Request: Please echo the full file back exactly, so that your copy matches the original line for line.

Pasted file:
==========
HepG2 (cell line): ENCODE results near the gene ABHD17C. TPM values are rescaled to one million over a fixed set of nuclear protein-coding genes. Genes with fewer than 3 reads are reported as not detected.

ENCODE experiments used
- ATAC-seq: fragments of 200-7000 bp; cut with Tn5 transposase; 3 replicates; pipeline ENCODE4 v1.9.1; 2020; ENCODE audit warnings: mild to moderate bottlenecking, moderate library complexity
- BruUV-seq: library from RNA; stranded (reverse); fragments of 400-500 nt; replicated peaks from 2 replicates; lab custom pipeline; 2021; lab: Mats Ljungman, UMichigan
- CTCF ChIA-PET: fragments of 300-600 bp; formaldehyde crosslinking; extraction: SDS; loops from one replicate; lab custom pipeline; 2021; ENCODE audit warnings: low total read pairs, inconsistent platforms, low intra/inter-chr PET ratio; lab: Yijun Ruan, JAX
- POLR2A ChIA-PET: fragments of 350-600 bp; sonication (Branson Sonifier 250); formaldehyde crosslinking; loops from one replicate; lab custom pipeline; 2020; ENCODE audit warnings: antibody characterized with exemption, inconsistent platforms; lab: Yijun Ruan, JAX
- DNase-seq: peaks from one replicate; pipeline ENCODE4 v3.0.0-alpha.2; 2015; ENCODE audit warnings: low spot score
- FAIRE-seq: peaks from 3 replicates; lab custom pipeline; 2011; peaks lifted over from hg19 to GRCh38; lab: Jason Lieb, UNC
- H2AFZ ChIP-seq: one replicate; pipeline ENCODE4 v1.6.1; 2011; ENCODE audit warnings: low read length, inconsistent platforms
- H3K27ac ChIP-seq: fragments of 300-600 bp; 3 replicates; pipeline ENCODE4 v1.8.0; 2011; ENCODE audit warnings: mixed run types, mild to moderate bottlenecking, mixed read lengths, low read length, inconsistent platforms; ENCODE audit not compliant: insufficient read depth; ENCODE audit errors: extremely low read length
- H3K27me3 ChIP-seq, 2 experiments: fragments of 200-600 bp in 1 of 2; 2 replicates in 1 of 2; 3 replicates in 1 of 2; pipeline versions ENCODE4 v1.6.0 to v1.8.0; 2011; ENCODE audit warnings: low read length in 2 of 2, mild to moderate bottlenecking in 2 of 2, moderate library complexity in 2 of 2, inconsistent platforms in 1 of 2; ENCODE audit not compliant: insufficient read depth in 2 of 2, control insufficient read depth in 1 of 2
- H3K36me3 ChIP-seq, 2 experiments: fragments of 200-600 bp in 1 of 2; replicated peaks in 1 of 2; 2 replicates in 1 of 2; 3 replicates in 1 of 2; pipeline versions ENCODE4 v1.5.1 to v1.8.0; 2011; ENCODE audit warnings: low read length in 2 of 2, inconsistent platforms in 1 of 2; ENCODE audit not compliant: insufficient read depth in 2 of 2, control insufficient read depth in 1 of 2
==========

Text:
HepG2 (cell line): ENCODE results near the gene ABHD17C. TPM values are rescaled to one million over a fixed set of nuclear protein-coding genes. Genes with fewer than 3 reads are reported as not detected.

ENCODE experiments used
- ATAC-seq: fragments of 200-7000 bp; cut with Tn5 transposase; 3 replicates; pipeline ENCODE4 v1.9.1; 2020; ENCODE audit warnings: mild to moderate bottlenecking, moderate library complexity
- BruUV-seq: library from RNA; stranded (reverse); fragments of 400-500 nt; replicated peaks from 2 replicates; lab custom pipeline; 2021; lab: Mats Ljungman, UMichigan
- CTCF ChIA-PET: fragments of 300-600 bp; formaldehyde crosslinking; extraction: SDS; loops from one replicate; lab custom pipeline; 2021; ENCODE audit warnings: low total read pairs, inconsistent platforms, low intra/inter-chr PET ratio; lab: Yijun Ruan, JAX
- POLR2A ChIA-PET: fragments of 350-600 bp; sonication (Branson Sonifier 250); formaldehyde crosslinking; loops from one replicate; lab custom pipeline; 2020; ENCODE audit warnings: antibody characterized with exemption, inconsistent platforms; lab: Yijun Ruan, JAX
- DNase-seq: peaks from one replicate; pipeline ENCODE4 v3.0.0-alpha.2; 2015; ENCODE audit warnings: low spot score
- FAIRE-seq: peaks from 3 replicates; lab custom pipeline; 2011; peaks lifted over from hg19 to GRCh38; lab: Jason Lieb, UNC
- H2AFZ ChIP-seq: one replicate; pipeline ENCODE4 v1.6.1; 2011; ENCODE audit warnings: low read length, inconsistent platforms
- H3K27ac ChIP-seq: fragments of 300-600 bp; 3 replicates; pipeline ENCODE4 v1.8.0; 2011; ENCODE audit warnings: mixed run types, mild to moderate bottlenecking, mixed read lengths, low read length, inconsistent platforms; ENCODE audit not compliant: insufficient read depth; ENCODE audit errors: extremely low read length
- H3K27me3 ChIP-seq, 2 experiments: fragments of 200-600 bp in 1 of 2; 2 replicates in 1 of 2; 3 replicates in 1 of 2; pipeline versions ENCODE4 v1.6.0 to v1.8.0; 2011; ENCODE audit warnings: low read length in 2 of 2, mild to moderate bottlenecking in 2 of 2, moderate library complexity in 2 of 2, inconsistent platforms in 1 of 2; ENCODE audit not compliant: insufficient read depth in 2 of 2, control insufficient read depth in 1 of 2
- H3K36me3 ChIP-seq, 2 experiments: fragments of 200-600 bp in 1 of 2; replicated peaks in 1 of 2; 2 replicates in 1 of 2; 3 replicates in 1 of 2; pipeline versions ENCODE4 v1.5.1 to v1.8.0; 2011; ENCODE audit warnings: low read length in 2 of 2, inconsistent platforms in 1 of 2; ENCODE audit not compliant: insufficient read depth in 2 of 2, control insufficient read depth in 1 of 2